Yours rights when interacting with law enforcement

If you have never had any type of run-in with the law then the idea of an arrest can be extremely overwhelming and it would be understandable if you do not have the knowledge of all your rights in a time of distress. In order to help, in case this situation was to ever to occur, here are the main things to know.

You have the right to ask questions

When a police officer stops you or even goes forward with an arrest, you have every right to know why you are being detained and should feel free to ask what exactly the reason is. It is however really important to be calm and respectful in order to avoid any misunderstandings that could be interpreted as aggressiveness or a threat for everyone’s safety.

You don’t have to answer all questions without a lawyer

Law enforcement will have questions and you can answer them but if you speak too freely or say something that could hurt your case, it could also be used against you in a court of law. For this reason, you have the ability to say that you are not comfortable speaking further without a lawyer present. This means eventually you will have to talk but having a lawyer as a guide could help from more leading questions being asked.

You can say no to searches

Despite what many people think, you can actually decline for your personal belongings to be searched, however, this is only the case up until law enforcement is able to acquire a search warrant. At this point, you will legally be forced to comply.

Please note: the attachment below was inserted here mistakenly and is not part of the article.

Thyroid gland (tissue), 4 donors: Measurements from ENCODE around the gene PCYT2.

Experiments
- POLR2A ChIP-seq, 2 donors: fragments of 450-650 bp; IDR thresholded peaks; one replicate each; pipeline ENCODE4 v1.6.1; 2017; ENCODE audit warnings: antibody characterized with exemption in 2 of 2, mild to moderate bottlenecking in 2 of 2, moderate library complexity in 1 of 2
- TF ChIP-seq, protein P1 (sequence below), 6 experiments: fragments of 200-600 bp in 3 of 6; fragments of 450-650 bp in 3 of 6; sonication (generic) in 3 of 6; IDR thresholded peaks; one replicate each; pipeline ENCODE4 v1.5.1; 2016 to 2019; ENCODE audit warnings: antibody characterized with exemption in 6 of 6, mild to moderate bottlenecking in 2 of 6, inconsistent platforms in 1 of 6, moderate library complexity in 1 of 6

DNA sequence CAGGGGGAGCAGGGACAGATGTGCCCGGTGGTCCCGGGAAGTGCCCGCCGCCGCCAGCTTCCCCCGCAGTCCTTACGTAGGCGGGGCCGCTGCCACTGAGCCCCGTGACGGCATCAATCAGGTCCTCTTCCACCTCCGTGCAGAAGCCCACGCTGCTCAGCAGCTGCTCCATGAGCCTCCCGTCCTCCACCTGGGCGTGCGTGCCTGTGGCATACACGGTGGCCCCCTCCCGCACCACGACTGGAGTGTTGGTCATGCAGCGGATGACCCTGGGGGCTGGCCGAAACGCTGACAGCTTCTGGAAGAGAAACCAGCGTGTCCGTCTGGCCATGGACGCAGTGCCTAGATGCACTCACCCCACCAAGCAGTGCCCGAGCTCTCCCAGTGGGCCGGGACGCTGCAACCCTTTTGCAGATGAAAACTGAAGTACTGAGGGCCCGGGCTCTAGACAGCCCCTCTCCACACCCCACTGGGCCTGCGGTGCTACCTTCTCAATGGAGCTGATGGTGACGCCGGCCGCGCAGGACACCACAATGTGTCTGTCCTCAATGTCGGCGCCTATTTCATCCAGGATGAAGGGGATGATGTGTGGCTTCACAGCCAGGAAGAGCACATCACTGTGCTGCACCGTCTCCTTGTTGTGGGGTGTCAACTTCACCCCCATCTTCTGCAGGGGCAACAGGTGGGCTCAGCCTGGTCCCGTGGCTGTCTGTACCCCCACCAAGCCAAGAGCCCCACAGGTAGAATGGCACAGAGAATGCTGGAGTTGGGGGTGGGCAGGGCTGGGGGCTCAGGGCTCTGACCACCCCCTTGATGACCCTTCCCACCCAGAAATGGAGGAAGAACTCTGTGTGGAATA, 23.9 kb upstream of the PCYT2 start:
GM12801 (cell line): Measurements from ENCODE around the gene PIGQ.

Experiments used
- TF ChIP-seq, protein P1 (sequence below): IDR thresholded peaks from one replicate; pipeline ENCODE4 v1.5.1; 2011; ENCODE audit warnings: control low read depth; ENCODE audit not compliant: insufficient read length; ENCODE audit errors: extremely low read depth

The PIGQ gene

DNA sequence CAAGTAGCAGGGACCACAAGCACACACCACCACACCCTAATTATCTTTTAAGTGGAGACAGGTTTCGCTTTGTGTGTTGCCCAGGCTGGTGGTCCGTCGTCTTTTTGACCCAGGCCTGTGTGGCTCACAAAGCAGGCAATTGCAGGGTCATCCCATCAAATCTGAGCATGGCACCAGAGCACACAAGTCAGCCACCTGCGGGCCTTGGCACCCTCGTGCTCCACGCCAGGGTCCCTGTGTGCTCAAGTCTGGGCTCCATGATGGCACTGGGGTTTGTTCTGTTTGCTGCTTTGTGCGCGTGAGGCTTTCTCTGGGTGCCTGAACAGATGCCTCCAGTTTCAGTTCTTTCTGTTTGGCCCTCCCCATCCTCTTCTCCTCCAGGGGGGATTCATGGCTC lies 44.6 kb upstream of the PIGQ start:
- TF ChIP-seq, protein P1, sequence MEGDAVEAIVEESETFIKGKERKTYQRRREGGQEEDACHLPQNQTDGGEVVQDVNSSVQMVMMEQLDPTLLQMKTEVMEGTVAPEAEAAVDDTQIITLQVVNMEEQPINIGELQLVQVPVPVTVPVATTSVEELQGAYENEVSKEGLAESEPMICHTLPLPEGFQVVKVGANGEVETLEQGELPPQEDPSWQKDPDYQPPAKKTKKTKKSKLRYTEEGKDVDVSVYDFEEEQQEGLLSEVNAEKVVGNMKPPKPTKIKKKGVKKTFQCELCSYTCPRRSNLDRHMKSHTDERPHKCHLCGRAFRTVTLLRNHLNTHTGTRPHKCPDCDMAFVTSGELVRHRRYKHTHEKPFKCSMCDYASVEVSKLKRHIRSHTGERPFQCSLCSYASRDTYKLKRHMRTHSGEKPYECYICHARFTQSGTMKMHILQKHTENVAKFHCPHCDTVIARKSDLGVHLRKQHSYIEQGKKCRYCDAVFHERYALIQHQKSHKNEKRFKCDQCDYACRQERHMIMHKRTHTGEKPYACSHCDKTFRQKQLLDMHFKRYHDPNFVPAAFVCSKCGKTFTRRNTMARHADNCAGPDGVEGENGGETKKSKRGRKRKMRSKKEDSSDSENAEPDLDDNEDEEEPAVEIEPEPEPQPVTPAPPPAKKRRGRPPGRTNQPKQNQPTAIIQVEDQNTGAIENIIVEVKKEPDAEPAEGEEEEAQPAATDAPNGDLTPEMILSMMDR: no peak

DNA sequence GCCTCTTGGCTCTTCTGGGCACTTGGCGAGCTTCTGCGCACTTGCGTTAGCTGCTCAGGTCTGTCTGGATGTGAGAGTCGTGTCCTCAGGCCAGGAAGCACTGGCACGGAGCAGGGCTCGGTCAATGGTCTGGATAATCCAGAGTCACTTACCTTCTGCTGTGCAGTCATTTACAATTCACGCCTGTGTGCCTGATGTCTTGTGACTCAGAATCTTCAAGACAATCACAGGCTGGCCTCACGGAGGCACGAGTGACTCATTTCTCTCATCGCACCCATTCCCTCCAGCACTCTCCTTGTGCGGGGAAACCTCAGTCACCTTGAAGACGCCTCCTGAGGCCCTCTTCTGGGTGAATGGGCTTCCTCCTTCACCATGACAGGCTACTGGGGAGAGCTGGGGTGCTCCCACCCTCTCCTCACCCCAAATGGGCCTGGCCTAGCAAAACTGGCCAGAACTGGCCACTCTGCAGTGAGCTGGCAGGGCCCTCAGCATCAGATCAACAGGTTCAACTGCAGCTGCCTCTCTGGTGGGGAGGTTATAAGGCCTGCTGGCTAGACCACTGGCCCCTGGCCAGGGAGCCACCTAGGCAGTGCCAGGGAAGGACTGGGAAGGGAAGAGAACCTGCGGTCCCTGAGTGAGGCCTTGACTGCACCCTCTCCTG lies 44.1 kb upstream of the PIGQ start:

You shouldn’t have to delete videos

There have been many times now where a video of law enforcement interaction has led to accountability being held, but for this same reason, some may try and force the person recording to delete the footage. It’s imperative to know that this is not legal and you do not have to comply. If you are however hesitant to defy instructions, there are apps such as the Mobile Justice App that will take your live footage and save it to the cloud simultaneously to keep it safe from forced deletion.

You can apply for a lawyer

Lawyers are expensive and not everyone can afford them but it is part of the Miranda rights that if you can’t afford one, you can still get one. This is true but with one major caveat in that, you have to apply. The courts will predominantly look at income when deciding if you have the resources to hire your own lawyer but even if your income is above the threshold, they also subsidized public defenders so you can get their services at a greatly reduced cost. If you are denied a lawyer outright, it is also possible to contact lawyers to see if they may take you on pro bono.